Monthly Archive for October, 2006

Video via infographics

This video is a few years old, but it still geeks me out.

The music is “Remind Me,” by Röyksopp.

Whitney music box

The Whitney Music Box uses the theories of harmonic relationships to turn motion graphics into music.

At the beginning of each “song,” a line of dots begins to move around a central point. The outermost dot is on a three-minute cycle, meaning it orbits the center once every three minutes, and represents the first harmonic. The next dot in orbits twice every three minutes, representing the second harmonic; the third dot orbits three times every three minutes, and so on.

Protruding from the center is a radius line that “triggers” the harmonic tone when a dot or group of dots cross it (like a music box). As a result, scales, melodies, and chords are formed. If you know a little about music, it’s interesting to see the visual patterns that associate common musical forms, like the “three-pointed starfish” asterism that accompanies diminished chords.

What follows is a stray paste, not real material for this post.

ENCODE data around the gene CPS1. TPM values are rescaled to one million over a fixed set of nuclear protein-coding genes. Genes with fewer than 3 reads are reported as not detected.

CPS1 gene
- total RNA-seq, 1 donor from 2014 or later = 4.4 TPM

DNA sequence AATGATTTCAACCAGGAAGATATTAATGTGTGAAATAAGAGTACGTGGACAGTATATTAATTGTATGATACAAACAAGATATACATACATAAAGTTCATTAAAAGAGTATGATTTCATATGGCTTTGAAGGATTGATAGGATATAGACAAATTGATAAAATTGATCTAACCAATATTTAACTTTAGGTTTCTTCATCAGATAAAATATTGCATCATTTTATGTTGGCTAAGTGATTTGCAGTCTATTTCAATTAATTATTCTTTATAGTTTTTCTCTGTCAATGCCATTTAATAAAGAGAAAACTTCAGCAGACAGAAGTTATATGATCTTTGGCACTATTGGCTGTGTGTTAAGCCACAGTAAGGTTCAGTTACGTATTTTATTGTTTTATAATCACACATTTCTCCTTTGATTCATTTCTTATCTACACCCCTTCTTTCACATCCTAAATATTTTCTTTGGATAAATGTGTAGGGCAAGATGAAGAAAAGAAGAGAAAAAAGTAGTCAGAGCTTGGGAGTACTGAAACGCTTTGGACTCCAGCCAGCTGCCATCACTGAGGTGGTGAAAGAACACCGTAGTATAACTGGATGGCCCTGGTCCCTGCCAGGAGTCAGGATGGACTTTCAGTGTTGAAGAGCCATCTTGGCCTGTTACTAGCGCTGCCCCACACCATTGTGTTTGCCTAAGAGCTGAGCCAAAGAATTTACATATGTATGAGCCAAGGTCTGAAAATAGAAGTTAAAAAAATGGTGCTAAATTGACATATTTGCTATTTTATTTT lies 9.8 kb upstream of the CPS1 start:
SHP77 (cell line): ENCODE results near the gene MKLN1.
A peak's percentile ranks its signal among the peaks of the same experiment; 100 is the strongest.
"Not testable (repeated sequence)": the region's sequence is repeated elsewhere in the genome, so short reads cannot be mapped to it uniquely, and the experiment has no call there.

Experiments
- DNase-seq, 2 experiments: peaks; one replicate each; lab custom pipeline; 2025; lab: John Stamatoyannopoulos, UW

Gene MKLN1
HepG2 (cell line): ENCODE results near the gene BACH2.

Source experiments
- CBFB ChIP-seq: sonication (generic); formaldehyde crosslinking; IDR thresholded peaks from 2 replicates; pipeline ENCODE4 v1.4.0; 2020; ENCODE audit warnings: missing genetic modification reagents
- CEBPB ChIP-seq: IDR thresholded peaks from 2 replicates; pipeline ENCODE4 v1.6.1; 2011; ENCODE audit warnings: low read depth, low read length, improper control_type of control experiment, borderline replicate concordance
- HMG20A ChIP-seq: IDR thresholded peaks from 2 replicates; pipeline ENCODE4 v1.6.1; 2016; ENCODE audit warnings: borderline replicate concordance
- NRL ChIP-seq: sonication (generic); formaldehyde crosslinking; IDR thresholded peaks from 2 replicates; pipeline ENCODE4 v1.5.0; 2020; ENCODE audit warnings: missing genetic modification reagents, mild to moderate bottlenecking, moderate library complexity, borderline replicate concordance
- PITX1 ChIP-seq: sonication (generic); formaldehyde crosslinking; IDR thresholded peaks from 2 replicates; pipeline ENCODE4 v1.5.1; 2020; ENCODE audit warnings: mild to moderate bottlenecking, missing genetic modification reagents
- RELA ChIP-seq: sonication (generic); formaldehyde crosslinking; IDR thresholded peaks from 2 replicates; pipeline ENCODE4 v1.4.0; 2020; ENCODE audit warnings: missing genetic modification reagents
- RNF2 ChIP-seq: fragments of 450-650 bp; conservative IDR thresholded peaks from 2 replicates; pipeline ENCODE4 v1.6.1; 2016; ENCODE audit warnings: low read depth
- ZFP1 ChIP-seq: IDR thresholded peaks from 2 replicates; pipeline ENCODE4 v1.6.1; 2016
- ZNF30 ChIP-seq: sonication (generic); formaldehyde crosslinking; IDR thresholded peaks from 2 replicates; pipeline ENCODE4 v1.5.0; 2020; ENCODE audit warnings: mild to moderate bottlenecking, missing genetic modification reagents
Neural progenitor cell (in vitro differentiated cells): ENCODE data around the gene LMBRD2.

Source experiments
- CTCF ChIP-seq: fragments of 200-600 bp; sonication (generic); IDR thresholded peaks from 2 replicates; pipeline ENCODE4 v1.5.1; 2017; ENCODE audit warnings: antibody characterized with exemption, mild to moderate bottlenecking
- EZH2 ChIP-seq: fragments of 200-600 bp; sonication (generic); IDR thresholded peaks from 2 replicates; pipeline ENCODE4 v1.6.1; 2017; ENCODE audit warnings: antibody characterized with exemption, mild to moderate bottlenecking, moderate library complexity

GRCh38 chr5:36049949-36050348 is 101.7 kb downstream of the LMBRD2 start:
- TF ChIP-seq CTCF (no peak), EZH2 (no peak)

One thing my astronomer’s eye kept noticing was a similarity between the way in which the visualizer’s dots spin and the way that many spiral galaxies rotate. I couldn’t help but wonder what a galaxy would sound like if plotted and visualized in this manner…. Maybe every galaxy has its own “song.”

Playing with the variations in the harmonic and chromatic scales makes for different visualizations and sounds. My particular favorites are variations 4 and 10. The latter sounds positively Kubrick-ian… straight-up 60s sci-fi.

The Whitney Music Box

About the WMB

Best time of year